Proper Use of the 59 Modifier

Alice Scott and Michele Redmond
October 11, 2011 — 1,199 views  
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Many people do not really understand modifiers and when they need to be used. A modifier should never be used just to get higher reimbursement. It shouldn't be just added on to get a code paid. Modifiers should be used when they are required to describe more accurately the procedure performed or service rendered.

The definition of the 59 modifier per the CPT manual is as follows:

Modifier -59: "Distinct Procedural Service: Under certain circumstances, the physician may need to indicate that a procedure or service was distinct or independent from other services performed on the same day. Modifier 59 is used to identify procedures/services that are not normally reported together, but are appropriate under the circumstances. This may represent a different session or patient encounter, different procedure or surgery, different site or organ system, separate incision/excision, separate lesion, or separate injury (or area of injury in extensive injuries)not ordinarily encountered or performed on the same day by the same physician. However, when another already established modifier is appropriate, it should be used rather than modifier 59. Only if no more descriptive modifier is available, and the use of modifier 59 best explains the circumstances, should modifier 59 be used."

The 59 modifier is one of the most misused modifiers. The most common reason it should be used is to indicate that two or more procedures were performed at the same visit but to different sites on the body. Unfortunately many times it is used to prevent a service from being bundled or added in with another service on the same claim. It should never be used strictly to prevent a service from being bundled or to bypass the insurance carrier's edit system.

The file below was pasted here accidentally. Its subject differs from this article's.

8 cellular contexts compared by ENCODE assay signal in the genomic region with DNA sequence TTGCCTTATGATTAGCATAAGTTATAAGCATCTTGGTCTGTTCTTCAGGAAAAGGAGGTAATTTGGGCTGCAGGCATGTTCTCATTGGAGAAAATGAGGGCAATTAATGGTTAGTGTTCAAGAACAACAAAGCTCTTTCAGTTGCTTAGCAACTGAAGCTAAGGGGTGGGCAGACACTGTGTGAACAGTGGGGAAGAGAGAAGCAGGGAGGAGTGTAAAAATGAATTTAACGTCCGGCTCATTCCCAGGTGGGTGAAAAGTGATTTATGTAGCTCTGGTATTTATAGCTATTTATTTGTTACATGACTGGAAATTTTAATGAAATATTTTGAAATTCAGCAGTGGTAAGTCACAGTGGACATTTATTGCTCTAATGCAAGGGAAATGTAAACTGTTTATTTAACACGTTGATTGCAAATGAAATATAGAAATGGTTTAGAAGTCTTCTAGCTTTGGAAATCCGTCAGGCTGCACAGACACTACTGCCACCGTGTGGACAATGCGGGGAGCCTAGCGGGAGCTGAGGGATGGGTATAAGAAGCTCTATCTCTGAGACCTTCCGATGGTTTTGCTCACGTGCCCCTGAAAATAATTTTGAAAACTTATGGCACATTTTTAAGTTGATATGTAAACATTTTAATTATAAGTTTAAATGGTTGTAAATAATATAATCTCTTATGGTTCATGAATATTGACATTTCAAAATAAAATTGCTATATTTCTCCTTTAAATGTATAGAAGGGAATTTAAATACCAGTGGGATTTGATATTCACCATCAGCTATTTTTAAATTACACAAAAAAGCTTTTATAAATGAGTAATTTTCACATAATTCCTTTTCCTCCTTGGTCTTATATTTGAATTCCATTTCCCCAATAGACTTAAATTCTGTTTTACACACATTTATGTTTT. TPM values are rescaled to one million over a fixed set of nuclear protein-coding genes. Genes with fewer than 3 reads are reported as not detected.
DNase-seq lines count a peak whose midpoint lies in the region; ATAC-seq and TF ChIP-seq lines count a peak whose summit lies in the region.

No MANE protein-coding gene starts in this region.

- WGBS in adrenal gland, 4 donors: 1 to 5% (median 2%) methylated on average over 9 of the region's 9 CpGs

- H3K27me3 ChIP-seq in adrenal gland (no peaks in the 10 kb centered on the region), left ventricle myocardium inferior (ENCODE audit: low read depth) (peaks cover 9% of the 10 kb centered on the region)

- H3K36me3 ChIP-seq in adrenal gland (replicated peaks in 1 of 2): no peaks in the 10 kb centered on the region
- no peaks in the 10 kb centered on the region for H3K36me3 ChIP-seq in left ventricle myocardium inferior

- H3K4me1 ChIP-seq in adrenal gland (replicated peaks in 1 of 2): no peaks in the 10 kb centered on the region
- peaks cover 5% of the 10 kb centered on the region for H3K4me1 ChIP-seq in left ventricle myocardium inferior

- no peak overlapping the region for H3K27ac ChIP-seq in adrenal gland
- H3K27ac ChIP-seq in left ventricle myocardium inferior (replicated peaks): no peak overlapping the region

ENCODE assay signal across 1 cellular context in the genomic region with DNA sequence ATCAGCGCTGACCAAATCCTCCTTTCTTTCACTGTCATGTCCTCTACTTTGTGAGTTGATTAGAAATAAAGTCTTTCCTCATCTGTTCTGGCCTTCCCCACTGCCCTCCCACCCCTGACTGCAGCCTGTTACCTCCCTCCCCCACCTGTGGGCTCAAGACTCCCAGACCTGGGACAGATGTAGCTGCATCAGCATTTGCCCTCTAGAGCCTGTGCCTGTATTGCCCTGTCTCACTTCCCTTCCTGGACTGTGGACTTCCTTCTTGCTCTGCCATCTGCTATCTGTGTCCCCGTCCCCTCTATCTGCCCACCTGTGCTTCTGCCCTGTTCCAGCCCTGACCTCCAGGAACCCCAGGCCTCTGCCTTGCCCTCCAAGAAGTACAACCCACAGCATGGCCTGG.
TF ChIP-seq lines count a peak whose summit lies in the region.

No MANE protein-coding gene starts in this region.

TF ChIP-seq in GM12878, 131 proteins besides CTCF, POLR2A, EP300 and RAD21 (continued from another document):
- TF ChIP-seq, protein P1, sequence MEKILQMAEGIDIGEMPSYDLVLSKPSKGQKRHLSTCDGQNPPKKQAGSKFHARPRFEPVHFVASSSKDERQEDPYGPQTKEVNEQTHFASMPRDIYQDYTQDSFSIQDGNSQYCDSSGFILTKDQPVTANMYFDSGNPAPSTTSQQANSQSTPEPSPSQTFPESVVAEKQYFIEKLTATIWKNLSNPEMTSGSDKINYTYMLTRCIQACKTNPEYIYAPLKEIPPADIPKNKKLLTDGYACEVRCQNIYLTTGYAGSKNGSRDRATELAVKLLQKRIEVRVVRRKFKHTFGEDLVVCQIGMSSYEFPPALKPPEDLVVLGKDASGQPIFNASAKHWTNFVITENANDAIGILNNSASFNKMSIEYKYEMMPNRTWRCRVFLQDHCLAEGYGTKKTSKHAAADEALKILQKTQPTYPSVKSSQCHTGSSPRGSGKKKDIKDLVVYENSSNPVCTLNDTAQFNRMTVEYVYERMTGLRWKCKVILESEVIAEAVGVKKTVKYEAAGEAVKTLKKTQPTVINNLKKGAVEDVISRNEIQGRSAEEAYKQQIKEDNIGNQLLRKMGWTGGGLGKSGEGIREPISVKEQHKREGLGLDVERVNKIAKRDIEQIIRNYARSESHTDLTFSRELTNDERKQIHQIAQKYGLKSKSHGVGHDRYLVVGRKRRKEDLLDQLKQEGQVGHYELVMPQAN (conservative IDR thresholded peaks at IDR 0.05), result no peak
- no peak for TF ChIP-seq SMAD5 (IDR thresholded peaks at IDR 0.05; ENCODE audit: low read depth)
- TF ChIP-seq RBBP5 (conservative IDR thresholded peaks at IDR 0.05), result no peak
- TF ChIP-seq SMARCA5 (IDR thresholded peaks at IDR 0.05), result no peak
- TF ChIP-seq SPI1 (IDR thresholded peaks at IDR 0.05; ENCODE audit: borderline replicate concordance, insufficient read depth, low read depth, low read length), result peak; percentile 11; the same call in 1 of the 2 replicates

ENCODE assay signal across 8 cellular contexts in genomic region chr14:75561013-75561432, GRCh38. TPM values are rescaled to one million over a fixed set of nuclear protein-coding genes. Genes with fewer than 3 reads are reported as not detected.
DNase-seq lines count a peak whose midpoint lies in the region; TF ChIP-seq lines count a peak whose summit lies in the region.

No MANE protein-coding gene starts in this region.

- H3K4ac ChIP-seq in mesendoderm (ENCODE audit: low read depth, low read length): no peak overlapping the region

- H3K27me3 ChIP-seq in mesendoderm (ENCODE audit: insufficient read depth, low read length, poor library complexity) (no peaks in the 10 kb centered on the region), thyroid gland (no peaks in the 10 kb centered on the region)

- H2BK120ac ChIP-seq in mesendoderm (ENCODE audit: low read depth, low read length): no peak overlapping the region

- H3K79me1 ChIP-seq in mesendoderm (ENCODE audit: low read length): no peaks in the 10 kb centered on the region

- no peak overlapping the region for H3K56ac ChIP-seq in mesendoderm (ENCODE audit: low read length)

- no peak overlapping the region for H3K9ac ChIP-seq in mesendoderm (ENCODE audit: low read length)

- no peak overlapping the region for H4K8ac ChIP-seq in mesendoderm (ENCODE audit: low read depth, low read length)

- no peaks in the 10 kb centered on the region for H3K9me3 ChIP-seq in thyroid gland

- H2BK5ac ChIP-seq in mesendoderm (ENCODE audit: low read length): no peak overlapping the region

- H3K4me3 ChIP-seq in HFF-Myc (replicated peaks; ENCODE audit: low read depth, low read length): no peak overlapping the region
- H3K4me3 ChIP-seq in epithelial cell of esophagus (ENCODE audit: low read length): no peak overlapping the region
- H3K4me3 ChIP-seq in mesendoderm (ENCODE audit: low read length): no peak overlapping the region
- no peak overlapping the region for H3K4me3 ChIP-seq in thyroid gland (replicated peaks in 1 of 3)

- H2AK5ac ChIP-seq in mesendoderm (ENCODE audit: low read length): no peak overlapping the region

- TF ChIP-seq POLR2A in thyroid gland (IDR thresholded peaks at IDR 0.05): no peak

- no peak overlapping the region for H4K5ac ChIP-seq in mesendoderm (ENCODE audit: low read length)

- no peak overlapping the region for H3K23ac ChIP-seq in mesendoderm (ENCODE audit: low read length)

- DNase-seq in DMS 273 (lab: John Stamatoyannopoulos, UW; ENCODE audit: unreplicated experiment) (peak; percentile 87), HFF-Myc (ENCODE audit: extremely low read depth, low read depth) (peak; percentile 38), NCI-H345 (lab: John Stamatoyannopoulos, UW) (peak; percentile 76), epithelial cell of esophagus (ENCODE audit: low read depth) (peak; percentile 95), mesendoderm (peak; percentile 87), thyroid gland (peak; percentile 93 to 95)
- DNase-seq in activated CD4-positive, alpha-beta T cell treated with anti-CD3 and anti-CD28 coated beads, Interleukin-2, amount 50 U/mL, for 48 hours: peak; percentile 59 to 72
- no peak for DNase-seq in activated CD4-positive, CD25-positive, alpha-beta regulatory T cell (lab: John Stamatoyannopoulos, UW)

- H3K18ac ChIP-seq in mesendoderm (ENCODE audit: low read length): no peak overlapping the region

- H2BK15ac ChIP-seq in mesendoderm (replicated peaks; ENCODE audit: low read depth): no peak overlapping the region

It should also only be used if there is no other more appropriate modifier to describe the relationship between two procedure codes. If there is another modifier that more accurately describes the services being billed then that modifier should be used over the 59 modifier.

When using the 59 modifier to indicate a distinct and separate service, documentation should be in the patient's medical file to substantiate the use of the 59 modifier. The insurance carrier may request medical records to deem if the 59 modifier is being appropriately used. If a provider is going to bill using the 59 modifier they need to make sure they are documenting the services provided in the patient's file, showing that the services were distinct and separate.

Use of the 59 modifier does not require that there is a different and separate diagnosis code for each of the services billed. Also, just having different diagnosis codes for each service does not support the use of the 59 modifier.

An example of appropriate use of the 59 modifier might be if a physical therapist performed both 97140 and 97530 in the same visit. Normally these procedures are considered inclusive. If the 59 modifier is appended to either code they will be allowed separately. However, the 59 modifier should only be added if the two procedures are performed in distinctly separate 15 minute intervals. If the therapist does the codes simultaneously then the 59 modifier should not be used.

Another example would be if the patient is having a nerve conduction study with cpt codes 95900 and 95903 being billed. If the two procedures are done on separate nerves then the 59 modifier should be used to indicate that. If the codes were performed on the same nerve then the 59 modifier should not be used.

Billers should never add the 59 modifier to a claim even if they know that billing the services without the modifier will result in bundling or a denial. The 59 modifier should only be added by the provider or by a coder who has access to the patient's chart. If you are the biller and you believe that the 59 modifier would be appropriate but it was not indicated, you should go back to the provider to see if it was omitted by mistake. Don't just add the modifier to the claim.

Copyright Michele Redmond - 2011


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Alice Scott and Michele Redmond

Mother and daughter, Alice Scott and Michele Redmond are coauthors of 14 books on medical billing. They offer consulting services, a free monthly newsletter,an active medical billing forum, a blog and maintain two informational websites on medical billing.